Behavioural and physiological indicators of anxiety reflect shared and distinct profiles across individuals with neurogenetic syndromes  

Hayley Crawford, Chris Oliver, Laura Groves, Louise Bradley, Kayla Smith, Abigail Hogan, Derek Renshaw, Jane Waite, Jane Roberts

Research output: Contribution to journalArticlepeer-review

2 Citations (Scopus)
44 Downloads (Pure)

Abstract

Anxiety is heightened in individuals with intellectual disability, particularly in those with specific neurogenetic syndromes. Assessment of anxiety for these individuals is hampered by a lack of appropriate measures that cater for communication impairment, differences in presentation, and overlapping features with co-occurring conditions. Here, we adopt a multi-method approach to identify fine-grained behavioural and physiological (via salivary cortisol) responses to anxiety presses in people with fragile X (FXS; n=27; Mage=20.11y; range 6.32-47.04y) and Cornelia de Lange syndromes (CdLS; n=27; Mage=18.42y; range 4.28–41.08y), two neurogenetic groups at high risk for anxiety, compared to neurotypical children (NT; n=21; Mage=5.97y, range 4.34–7.30y). Results indicate that physical avoidance of feared stimuli and proximity seeking to a familiar adult are prominent behavioural indicators of anxiety/stress in FXS and CdLS. Heightened pervasive physiological arousal was identified in these groups via salivary cortisol. An association between autistic characteristics and anxiety was evident in the FXS group but not in the CdLS group pointing to syndrome-specific nuances in the association between anxiety and autism. This study furthers understanding of the behavioural and physiological presentation of anxiety in individuals with intellectual disability and progresses theoretical developments regarding the development and maintenance of anxiety at the intersection of autism.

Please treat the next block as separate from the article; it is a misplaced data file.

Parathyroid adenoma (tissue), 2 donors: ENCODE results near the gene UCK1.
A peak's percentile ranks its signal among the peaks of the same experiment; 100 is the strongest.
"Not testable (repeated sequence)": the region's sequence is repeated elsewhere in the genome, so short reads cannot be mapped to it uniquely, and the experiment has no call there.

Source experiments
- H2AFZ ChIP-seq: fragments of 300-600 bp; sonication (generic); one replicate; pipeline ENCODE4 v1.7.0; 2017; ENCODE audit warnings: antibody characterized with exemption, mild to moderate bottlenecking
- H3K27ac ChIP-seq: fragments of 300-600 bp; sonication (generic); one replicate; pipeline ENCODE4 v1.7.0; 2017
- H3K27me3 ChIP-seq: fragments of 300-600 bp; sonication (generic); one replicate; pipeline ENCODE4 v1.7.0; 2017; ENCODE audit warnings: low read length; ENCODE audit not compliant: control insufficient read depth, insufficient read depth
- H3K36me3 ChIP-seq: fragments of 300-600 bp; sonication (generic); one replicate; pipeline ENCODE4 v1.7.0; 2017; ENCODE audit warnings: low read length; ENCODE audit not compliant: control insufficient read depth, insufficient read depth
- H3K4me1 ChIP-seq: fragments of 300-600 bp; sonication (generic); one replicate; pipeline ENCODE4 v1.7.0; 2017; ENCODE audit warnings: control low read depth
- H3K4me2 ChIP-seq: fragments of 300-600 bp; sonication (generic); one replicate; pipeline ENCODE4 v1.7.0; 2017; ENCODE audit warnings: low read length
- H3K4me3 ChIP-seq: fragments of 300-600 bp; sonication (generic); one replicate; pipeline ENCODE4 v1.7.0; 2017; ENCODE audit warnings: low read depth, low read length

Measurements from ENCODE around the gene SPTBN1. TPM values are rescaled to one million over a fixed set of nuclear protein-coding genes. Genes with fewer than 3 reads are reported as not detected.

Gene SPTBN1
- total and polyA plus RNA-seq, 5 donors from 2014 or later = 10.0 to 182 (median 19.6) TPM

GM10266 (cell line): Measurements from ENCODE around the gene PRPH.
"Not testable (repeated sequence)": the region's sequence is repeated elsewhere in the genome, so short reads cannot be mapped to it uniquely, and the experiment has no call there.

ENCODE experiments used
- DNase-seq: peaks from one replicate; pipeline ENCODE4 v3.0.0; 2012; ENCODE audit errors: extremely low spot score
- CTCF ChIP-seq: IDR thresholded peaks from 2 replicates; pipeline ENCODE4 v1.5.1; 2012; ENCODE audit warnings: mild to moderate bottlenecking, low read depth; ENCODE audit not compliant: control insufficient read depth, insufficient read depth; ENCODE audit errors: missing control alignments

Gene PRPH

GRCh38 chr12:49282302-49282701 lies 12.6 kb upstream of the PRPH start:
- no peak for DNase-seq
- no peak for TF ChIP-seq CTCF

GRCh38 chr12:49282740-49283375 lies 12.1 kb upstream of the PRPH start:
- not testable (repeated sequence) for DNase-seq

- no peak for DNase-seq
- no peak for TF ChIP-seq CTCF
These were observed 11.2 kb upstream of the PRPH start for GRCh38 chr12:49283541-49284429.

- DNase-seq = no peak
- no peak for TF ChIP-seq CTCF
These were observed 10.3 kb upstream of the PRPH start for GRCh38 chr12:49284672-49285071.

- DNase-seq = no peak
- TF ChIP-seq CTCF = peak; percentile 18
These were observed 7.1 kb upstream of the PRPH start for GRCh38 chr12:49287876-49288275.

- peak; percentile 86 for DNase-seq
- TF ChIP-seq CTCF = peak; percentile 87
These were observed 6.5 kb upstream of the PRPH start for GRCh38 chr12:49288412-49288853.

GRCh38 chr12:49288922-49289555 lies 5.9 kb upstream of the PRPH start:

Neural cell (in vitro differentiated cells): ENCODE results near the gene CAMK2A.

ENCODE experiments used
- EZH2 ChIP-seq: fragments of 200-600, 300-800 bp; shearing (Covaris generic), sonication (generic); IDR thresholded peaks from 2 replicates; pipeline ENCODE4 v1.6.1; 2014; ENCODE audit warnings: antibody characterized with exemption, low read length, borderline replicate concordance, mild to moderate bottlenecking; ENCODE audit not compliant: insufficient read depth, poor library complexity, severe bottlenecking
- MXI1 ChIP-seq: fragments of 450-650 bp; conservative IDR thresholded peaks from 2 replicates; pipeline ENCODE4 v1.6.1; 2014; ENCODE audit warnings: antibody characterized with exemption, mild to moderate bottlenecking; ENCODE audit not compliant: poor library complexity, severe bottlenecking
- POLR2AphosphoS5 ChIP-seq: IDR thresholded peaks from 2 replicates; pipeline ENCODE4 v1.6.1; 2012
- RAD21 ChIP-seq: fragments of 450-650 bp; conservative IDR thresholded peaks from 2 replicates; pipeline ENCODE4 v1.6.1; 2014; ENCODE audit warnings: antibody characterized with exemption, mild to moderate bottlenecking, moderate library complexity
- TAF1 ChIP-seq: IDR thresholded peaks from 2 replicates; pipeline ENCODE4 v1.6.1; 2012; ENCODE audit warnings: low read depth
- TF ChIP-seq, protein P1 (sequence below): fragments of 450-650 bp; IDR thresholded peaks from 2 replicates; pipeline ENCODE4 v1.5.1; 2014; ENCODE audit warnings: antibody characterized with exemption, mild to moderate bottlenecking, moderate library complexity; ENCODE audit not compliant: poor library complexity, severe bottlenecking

Original languageEnglish
Article number115278
Number of pages39
JournalPsychiatry Research
Volume326
Early online date30 May 2023
DOIs
Publication statusPublished - Aug 2023

Bibliographical note

This is an open access article under the CC BY license (http://creativecommons.org/licenses/by/4.0/)

Funder

This work was supported by Baily-Thomas Charitable Fund; National Institute for Health Research (NIHR) Applied Research Collaboration (ARC) West Midlands; Cornelia de Lange Syndrome Foundation UK and Ireland; and Cerebra.

Keywords

  • fragile X syndrome
  • Cornelia de Lange syndrome
  • cortisol

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